People are not fundamentally rational beings. We are emotional first. Rational, second. I know we like to think we are more rational than emotional. We just aren’t when it comes to church. I also know our feelings often feel quite rational. It just isn’t the reality.

I was first challenged with this idea by Edwin Friedman–the greatest observer of human behavior in the church I know of. It was ratified recently by Seth Godin on his blog. Godin writes:

A statement of fact is insufficient and often not even necessary to persuade someone of your point of view…

Politicians, non-profits and most of all, amateur marketers believe that all they need to do to win the day is to recite a fact. You’re playing Monopoly and you say, “I’ll trade you Illinois for Connecticut.” The other person refuses, which is absurd. I mean, Illinois costs WAY more than Connecticut. It’s a fact. There’s no room for discussion here. You are right and they are wrong. But they still have the property you want, and you lose. Because all you had was a fact.

On the other hand, the story wins the day every time. When the youngest son, losing the game, offers to trade his mom Baltic for Boardwalk, she says yes in a heartbeat. Because it feels right, not because it is right.

Have you ever wondered why the 2-month sermon series on letting women take an increased role in the assemblies doesn’t make a huge difference in the reaction of the church to your adding it? They have a negative reaction because it feels wrong, not simply because they think it’s wrong. They’ve spent their entire lives worshiping in a particular way based on a set of theological presuppositions. Many people wear church like old baseball mitts–they like what feels right to them. They care about what they “know” is right as well, just not as much. If you can help the change feel right, not just be the right idea, you have a much better change of making a quicker change with minimal carnage.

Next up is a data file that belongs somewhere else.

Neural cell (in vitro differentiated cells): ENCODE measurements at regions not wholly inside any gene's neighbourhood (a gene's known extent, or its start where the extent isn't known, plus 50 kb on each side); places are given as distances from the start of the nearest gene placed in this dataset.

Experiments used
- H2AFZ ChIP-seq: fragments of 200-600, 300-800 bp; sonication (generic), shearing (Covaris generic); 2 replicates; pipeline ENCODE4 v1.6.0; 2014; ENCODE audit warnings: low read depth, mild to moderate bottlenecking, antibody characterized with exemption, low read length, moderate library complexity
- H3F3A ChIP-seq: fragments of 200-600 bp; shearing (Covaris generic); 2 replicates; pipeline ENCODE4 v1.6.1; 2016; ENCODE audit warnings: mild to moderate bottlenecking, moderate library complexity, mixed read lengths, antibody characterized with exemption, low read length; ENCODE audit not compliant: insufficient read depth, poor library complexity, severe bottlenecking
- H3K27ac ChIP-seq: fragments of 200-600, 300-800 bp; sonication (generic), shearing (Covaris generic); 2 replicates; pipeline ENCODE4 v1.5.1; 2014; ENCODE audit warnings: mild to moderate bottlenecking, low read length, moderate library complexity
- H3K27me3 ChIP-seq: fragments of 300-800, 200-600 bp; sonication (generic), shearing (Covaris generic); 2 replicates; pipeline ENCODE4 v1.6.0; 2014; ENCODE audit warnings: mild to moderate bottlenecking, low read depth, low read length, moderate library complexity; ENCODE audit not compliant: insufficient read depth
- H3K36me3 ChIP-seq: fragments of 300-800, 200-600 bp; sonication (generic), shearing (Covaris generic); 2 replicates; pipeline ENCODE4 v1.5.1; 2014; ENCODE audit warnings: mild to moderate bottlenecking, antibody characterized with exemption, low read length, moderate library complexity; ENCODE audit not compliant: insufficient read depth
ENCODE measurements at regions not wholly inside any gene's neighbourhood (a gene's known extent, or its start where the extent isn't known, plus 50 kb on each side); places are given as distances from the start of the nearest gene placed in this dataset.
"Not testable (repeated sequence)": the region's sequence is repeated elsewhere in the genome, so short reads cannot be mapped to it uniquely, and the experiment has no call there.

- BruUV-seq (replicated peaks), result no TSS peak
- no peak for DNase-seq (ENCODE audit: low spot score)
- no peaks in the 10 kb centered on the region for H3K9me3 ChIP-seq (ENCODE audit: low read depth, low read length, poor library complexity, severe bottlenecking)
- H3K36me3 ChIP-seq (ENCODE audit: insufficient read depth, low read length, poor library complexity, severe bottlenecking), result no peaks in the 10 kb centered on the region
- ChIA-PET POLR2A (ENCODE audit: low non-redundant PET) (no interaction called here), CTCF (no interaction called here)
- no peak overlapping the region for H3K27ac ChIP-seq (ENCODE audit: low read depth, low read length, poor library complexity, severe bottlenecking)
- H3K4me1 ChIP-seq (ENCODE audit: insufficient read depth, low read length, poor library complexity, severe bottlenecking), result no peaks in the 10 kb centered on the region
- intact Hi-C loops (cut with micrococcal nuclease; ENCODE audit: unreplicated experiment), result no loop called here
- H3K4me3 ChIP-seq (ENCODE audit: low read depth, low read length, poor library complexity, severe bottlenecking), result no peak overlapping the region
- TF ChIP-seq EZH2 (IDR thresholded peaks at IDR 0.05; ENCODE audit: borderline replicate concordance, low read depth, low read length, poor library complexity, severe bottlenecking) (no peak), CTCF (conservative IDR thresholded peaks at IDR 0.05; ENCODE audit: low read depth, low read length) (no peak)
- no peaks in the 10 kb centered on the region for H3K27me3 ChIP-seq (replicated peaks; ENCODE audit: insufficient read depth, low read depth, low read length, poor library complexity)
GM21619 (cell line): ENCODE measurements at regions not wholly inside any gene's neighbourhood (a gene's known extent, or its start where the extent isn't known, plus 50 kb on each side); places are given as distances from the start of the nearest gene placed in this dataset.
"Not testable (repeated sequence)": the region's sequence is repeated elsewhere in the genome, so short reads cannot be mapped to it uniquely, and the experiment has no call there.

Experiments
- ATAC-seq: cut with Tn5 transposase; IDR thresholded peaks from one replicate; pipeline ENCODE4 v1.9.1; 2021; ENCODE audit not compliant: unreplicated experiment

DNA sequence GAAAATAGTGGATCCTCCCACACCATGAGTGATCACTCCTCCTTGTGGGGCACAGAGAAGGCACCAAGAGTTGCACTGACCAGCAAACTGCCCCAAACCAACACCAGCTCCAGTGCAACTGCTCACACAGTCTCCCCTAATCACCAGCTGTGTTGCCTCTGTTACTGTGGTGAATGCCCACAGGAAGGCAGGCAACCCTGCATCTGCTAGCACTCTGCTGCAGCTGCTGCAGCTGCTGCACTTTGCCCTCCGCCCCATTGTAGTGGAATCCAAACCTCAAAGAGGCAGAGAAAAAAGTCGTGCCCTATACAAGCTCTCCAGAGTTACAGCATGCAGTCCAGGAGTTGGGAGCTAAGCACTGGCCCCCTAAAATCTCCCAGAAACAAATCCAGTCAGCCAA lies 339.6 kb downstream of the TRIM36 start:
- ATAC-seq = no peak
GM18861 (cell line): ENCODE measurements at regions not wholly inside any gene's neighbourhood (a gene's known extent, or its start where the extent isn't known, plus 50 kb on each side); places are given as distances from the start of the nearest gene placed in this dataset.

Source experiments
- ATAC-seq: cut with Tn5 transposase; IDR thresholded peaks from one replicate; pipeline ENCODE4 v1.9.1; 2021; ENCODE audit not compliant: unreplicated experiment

Not even your brilliant sermon series is likely to change it 🙂

If this is so, perhaps change processes are better engaged and carried through at the emotional, rather than rational level. This, of course, doesn’t mean we don’t think through what we’re doing or make rational arguments for the change. It simply means we understand the persuasion we seek is more like convincing mom she’s better off moving into your house instead of living by herself in the middle of nowhere in failing health at age 96. It’s less like one chemist debating another on the optimal formula for gasoline.

This applies whether you are adding campuses, changing the church name, releasing a staff member, or radically altering the style of worship.

Make no mistake, it is about reason. But, not foremost.

Recognizing the church as an emotional system above a rational thought system will equip you far better to make large-scale changes.

All of this assumes you are making a good and necessary change. Church folk are not just good at resisting change. They are good as recognizing hair-brained ideas. So, make sure the change is a good one. Then, recognize the emotionality of the change, and give it a 70% stake against 30% for the rational side of the change. It won’t make the change easy. But, it’ll work a lot better than otherwise.

Agree or disagree?